Religion in China – a brief overview

Buddhism and “Shenism”, the ethnic religion of the Hans, are family-oriented and do not demand the exclusive adherence of members. Some scholars doubt the use of the term “religion” in reference to these, and suggest “cultural practices” or “thought systems” as more appropriate names. Shenism encompasses Taoism and the worship of the shens. The shens are a collection of various local ethnic deities, heroes, ancestors, and figures from Chinese mythology, among which the most popular ones in recent years have been Mazu (goddess of the seas, patron of Southern China), Huangdi (divine patriarch of all the Chinese and folk god of the Chinese nation), the Black Dragon, Caishen (god of prosperity and richness), and others.

With respectively over 30% and 18–20% of the population adhering to them, Shenism-Taoism and Buddhism are thriving throughout the country as the government is allowing them to spread. Almost 10% of the population is composed of those regarded as non-Han ethnicities who following their traditional tribal religions. Christians associated with sanctioned churches comprise 3–4% of the population. Muslims comprise 1–2%. However, the biggest part of the population, ranging between 60% and 70%, is mostly agnostic or atheist.

With its establishment on October 1, 1949, the officially atheist government of People’s Republic of China, viewed religion as emblematic of feudalism and foreign colonialism . In 1966-67, the Cultural Revolution attacked religions and destroyed a massive number of places of worship of all types.]

This policy relaxed considerably in the late 1970s at the end of the Cultural Revolution. Since the 1980s the government has allowed religious activity but tightly controls it. There are five religions recognized by the state: Buddhism, Taoism, Islam, Catholicism, and Protestantism. State-allowed religious groups may meet only at state-approved places of worship. In Shanghai, there may be as many as 160 such places of worship. To some degree, the government also controls the institutions of the religions it recognizes.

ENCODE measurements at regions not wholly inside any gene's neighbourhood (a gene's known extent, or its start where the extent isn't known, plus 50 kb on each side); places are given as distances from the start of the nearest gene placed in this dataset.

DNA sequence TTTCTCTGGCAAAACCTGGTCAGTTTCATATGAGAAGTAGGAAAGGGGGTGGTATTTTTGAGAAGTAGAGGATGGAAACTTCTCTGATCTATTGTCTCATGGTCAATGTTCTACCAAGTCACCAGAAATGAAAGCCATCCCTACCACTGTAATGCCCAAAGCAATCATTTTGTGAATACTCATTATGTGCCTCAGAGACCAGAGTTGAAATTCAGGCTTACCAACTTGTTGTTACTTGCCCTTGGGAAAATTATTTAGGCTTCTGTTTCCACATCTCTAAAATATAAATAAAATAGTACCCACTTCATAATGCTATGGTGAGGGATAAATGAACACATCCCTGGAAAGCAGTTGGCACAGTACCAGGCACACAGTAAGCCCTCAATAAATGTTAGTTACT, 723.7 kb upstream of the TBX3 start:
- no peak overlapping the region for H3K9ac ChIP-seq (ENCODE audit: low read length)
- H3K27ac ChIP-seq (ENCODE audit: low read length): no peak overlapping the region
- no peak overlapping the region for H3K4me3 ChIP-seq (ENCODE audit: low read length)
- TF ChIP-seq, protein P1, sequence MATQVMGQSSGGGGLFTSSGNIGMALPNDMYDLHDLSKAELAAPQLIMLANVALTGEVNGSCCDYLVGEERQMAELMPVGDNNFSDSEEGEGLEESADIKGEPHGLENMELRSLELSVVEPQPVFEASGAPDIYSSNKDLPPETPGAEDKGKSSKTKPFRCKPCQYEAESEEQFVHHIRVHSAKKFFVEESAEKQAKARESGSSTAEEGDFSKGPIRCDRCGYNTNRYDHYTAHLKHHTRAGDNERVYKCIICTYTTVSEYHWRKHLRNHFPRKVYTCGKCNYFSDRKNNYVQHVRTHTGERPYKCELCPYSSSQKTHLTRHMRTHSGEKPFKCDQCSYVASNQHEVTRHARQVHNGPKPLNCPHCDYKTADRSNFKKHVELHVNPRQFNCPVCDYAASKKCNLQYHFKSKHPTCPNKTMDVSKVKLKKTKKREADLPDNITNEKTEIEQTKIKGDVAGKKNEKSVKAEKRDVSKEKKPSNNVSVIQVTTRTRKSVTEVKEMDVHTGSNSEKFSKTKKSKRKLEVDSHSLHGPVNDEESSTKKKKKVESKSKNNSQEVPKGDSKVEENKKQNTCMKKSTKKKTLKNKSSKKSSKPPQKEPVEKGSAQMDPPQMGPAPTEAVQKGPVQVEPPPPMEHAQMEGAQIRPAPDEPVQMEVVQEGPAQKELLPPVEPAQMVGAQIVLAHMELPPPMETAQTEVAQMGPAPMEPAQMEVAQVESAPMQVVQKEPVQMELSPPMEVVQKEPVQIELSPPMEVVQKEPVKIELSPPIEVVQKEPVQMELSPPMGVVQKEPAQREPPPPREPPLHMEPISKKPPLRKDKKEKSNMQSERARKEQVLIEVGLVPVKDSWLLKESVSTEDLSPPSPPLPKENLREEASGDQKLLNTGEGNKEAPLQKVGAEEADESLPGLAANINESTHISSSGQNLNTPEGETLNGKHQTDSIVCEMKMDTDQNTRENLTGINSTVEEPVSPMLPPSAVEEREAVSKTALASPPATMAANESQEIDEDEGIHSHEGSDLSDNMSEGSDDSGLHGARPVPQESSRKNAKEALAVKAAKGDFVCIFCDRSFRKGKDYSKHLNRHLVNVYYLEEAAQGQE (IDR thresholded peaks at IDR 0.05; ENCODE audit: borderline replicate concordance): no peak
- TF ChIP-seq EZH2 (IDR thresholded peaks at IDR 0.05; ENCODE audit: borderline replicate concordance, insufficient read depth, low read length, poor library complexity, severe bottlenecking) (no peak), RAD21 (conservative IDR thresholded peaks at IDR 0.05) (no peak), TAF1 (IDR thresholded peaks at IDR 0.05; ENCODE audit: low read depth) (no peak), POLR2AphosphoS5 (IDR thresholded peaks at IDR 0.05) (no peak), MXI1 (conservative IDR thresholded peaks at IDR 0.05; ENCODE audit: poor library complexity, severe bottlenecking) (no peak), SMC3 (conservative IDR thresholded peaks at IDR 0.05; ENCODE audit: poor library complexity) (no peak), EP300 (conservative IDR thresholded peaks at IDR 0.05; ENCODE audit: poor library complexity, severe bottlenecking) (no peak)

The 1978 Constitution of the People’s Republic of China guarantees “freedom of religion” in Article 46. The policy regarding religious practice in China states that “No state organ, public organization or individual may compel citizens to believe in, or not to believe in, any religion; nor may they discriminate against citizens because they do, or do not believe in religion. The state protects normal religious activities”, and continues with the statement that: “nobody can make use of religion to engage in activities that disrupt social order, impair the health of citizens or interfere with the educational system of the state.”

Since the mid-1980s the government has viewed Buddhism and Taoism-Shenism as an integral part of Chinese culture. Across the country the government has undertaken a massive program to rebuild Buddhist and Taoist temples. To some extent the government has supported these by organizing the 2006 World Buddhist Forum and the 2007 International Forum on the Daodejing.

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